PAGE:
help with container bamboo project

PoorOwner(Northern CA)July 10, 2008

I have a space about 8' x 1.5' and I would like to build a rectangular trough to grow a container friendly bamboo. It will serve as a screen to hide my shed somewhat.

I am thinking to build this rectangular planter with redwood or cedar, any tips in building it? I will probably use redwood 2x4 for the frame, and cedar planks to cover the outside, 3" deck screws. Is that enough to hold up to certain bamboos?

I am of course also looking for a cultivar that will be ok for container and grow to 5-8' ideally..

Thanks in advance

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fredgpops(z9 N/ CA)

Redwood will rot with dirt touching and regardless of rot will allow the plant to run unless it's 2 to 2 1/2 feet down plus has a poly rhizome barrier. I'd jst purchase a rhizome barrier. Check your local roofing supply company for commercial grade poly to use as a barrier. Rgds

    Bookmark   July 11, 2008 at 9:27PM
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greenman28 NorCal 7b/8a

Is this to be a "raised bed" or an actual "container" with a closed bottom?

I assumed the latter, and would recommend cedar wood for the building material.


    Bookmark   July 12, 2008 at 1:50PM
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PoorOwner(Northern CA)

sorry for not being clear, the project is a standalone container sitting on concrete slab. Potting soil will be used instead of heavy soil.

Does cedar last longer than redwood?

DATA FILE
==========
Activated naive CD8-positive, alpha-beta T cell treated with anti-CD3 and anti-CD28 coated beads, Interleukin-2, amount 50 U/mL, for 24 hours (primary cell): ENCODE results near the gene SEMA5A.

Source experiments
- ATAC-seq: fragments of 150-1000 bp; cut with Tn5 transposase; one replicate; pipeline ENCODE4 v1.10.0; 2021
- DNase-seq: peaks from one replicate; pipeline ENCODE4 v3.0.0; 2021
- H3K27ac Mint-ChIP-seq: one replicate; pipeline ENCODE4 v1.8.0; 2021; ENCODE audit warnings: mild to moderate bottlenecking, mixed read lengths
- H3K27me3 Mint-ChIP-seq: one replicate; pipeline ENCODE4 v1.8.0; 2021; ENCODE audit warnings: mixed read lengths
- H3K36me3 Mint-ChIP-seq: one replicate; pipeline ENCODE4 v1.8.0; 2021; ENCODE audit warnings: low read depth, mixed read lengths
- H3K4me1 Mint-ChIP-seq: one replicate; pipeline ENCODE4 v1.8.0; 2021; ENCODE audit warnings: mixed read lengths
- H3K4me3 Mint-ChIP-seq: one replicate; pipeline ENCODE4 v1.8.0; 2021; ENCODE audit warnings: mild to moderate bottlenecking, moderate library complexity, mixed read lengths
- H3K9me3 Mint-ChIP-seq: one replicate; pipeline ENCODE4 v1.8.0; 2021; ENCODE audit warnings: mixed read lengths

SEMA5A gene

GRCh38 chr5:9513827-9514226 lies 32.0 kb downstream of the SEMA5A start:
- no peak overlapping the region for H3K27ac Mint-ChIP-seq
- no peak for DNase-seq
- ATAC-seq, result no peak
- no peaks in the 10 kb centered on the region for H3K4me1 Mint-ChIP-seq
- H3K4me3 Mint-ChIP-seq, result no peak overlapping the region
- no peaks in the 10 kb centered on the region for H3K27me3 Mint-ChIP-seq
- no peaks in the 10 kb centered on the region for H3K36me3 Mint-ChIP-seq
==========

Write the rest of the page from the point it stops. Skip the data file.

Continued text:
We have put a pot of bamboo in a 15 gallon nursery tub and it grew very well.

What about plywood construction or use plywood as a bottom?

    Bookmark   July 12, 2008 at 2:38PM
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You don't need a bottom at all. If it's sitting on a concrete slab, all's you need are sides, like a raised bed.

As for constructin materials, you could used treated wood, or that polymer/wood composite stuff used as decking. Or, you could use those interlocking retaining wall blocks; that's what I use (though a little spendy $$$).


    Bookmark   July 16, 2008 at 12:36PM
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On second look, forget the retaining wall blocks; your space is too narrow to accomodate them.

And another thing; your proposal will act like a container rather than a raised bed on top of native soil. As such, there will be no natural wicking action from underlying soil. You will have to pay close attention to your soil constituents to ensure longterm health of the planting. Peat-based commercial soils in containers (which yours will be) will badly compact over time, and drainage will suffer. Accordingly, if it were me, I'd be making my own soil mix. And even then, over time, you will probably find that you will need to remove some soil periodically, and replace with new stuff; kind of like re-potting a container planting.

Good luck!

    Bookmark   July 16, 2008 at 12:42PM
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